(Although all three groups interbred at low levels after their evolutionary paths diverged—and such interbreeding may have been the source of the Denisovan mtDNA in the first Sima fossil whose DNA was sequenced.) Indeed, Meyer suggested in his talk that the ancestors of H. sapiens may have diverged from the branch leading to Neandertals and Denisovans as early as 550,000 to 765,000 years ago, although those results depend on different mutation rates in humans and are still unpublished.
That would mean that the ancestors of humans were already wandering down a solitary path apart from the other kinds of archaic humans on the planet 100,000 to 400,000 years earlier than expected. “It resolves one controversy—that they’re in the Neandertal clade,” says paleoanthropologist Chris Stringer of the Natural History Museum in London. “But it’s not all good news: From my point of view, it pushes back the origin of H. sapiens from the Neandertals and Denisovans.”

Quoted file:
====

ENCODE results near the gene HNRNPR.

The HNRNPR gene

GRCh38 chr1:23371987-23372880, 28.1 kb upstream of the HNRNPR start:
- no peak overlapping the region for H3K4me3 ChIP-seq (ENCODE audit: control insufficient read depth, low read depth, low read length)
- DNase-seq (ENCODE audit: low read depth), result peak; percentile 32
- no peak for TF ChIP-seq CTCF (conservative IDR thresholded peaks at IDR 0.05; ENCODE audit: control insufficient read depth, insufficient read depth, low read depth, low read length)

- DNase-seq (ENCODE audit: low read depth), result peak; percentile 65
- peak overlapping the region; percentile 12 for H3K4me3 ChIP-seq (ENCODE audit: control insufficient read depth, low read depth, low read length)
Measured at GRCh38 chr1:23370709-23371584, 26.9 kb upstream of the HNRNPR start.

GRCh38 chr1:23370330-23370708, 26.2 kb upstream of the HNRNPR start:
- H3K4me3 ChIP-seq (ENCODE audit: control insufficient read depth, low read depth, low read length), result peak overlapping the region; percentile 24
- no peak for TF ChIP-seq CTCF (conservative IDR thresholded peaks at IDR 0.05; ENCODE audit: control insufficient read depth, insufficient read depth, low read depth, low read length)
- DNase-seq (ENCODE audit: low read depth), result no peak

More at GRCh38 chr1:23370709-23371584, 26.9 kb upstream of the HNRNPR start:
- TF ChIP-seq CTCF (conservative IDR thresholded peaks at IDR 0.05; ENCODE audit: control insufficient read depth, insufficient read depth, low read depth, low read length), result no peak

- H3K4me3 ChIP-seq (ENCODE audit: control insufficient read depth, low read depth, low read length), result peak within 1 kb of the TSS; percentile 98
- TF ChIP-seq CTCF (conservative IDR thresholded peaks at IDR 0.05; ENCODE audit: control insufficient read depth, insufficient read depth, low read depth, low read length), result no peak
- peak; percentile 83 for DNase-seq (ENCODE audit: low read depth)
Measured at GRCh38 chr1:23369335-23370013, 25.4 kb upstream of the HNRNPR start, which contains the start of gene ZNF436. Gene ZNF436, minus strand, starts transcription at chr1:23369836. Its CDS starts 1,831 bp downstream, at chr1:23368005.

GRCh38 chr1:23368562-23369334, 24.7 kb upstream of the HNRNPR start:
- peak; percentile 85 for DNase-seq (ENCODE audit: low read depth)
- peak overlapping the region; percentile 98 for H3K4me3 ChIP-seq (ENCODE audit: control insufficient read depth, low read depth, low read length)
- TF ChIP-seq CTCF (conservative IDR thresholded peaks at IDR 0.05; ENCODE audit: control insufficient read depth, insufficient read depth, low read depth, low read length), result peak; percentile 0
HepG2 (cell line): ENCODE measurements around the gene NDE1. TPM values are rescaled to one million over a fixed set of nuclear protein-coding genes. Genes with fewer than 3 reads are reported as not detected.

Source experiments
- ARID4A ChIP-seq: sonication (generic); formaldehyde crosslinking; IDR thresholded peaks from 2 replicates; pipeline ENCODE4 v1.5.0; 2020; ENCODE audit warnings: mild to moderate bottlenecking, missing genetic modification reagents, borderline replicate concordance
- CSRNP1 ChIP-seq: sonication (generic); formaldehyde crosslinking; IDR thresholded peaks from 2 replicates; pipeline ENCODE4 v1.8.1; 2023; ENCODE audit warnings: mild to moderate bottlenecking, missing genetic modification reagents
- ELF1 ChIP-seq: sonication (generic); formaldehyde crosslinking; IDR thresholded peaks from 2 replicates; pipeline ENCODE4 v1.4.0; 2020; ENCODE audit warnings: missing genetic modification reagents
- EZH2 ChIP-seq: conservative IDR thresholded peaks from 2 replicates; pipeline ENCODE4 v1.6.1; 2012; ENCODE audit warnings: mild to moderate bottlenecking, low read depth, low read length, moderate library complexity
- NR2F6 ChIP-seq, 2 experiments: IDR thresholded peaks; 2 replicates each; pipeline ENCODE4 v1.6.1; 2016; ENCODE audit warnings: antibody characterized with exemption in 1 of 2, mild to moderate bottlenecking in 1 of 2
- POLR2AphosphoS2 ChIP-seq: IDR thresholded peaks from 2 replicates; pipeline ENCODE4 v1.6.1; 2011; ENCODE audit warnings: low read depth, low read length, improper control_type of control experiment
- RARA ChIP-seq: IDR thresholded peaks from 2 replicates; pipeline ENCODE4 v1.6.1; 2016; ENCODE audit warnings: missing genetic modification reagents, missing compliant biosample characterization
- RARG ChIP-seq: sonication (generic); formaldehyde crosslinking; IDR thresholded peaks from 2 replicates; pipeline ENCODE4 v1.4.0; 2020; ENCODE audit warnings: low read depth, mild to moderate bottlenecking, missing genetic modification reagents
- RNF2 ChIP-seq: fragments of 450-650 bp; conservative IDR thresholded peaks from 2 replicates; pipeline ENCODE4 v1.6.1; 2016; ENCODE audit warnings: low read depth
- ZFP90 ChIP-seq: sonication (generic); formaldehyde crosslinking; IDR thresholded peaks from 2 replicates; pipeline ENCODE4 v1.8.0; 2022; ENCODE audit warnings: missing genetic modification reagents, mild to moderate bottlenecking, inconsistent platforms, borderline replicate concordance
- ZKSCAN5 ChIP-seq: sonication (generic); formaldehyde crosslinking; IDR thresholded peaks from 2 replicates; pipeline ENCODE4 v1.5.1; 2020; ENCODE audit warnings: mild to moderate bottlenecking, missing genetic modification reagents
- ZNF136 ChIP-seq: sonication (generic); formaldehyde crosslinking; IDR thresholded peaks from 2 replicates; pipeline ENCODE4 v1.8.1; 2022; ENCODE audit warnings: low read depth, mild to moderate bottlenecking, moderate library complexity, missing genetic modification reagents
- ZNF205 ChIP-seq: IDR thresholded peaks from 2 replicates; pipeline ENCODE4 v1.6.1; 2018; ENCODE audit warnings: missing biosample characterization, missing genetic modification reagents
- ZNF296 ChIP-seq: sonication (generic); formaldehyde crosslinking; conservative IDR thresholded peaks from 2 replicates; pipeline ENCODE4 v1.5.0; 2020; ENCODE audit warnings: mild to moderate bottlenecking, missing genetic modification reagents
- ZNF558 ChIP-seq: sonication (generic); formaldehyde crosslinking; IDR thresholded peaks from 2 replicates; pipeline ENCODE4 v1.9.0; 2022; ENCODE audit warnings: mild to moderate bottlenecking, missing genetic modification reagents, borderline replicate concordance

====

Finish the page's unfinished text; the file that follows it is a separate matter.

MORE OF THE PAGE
The possibility that humans were a distinct group so early shakes up the human family tree, promising to lead to new debate about when and where the branches belong...."
LONDON—In a remarkable technical feat, researchers have sequenced DNA from fossils in Spain that are about 300,000 to 400,000 years old and have found an ancestor—or close relative—of Neandertals. The nuclear DNA, which is the oldest ever sequenced from a member of the human family, may push back the date for the origins of the distinct ancestors of Neandertals and modern humans, according to a presentation here yesterday at the fifth annual meeting of the European Society for the study of human evolution.